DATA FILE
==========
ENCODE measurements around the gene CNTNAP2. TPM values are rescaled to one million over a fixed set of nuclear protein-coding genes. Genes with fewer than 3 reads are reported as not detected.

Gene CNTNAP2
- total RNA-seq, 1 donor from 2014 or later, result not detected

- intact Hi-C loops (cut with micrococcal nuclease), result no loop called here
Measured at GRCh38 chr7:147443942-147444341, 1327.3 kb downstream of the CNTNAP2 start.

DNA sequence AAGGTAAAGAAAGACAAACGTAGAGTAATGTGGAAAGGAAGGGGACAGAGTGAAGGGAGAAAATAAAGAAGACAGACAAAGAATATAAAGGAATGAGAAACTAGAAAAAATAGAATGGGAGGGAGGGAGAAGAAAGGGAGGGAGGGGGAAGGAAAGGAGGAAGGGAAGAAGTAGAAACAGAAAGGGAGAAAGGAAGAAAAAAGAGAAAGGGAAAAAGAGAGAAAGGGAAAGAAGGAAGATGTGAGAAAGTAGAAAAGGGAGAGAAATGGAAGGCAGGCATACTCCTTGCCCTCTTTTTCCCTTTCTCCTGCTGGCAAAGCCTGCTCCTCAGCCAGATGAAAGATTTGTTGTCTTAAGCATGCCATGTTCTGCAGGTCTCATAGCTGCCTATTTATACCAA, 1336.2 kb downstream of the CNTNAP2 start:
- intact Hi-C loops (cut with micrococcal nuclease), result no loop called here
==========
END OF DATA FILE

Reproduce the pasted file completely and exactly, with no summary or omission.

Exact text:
ENCODE measurements around the gene CNTNAP2. TPM values are rescaled to one million over a fixed set of nuclear protein-coding genes. Genes with fewer than 3 reads are reported as not detected.

Gene CNTNAP2
- total RNA-seq, 1 donor from 2014 or later, result not detected

- intact Hi-C loops (cut with micrococcal nuclease), result no loop called here
Measured at GRCh38 chr7:147443942-147444341, 1327.3 kb downstream of the CNTNAP2 start.

DNA sequence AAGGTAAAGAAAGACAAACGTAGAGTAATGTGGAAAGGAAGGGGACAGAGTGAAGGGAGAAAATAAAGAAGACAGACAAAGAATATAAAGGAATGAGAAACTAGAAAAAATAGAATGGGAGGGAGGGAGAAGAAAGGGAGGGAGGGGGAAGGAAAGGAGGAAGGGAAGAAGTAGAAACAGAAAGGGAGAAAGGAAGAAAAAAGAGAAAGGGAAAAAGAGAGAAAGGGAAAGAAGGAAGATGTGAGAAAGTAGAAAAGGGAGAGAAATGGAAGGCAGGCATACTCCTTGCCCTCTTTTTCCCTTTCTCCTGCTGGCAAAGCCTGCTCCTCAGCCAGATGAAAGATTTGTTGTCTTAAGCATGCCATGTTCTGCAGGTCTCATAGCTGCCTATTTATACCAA, 1336.2 kb downstream of the CNTNAP2 start:
- intact Hi-C loops (cut with micrococcal nuclease), result no loop called here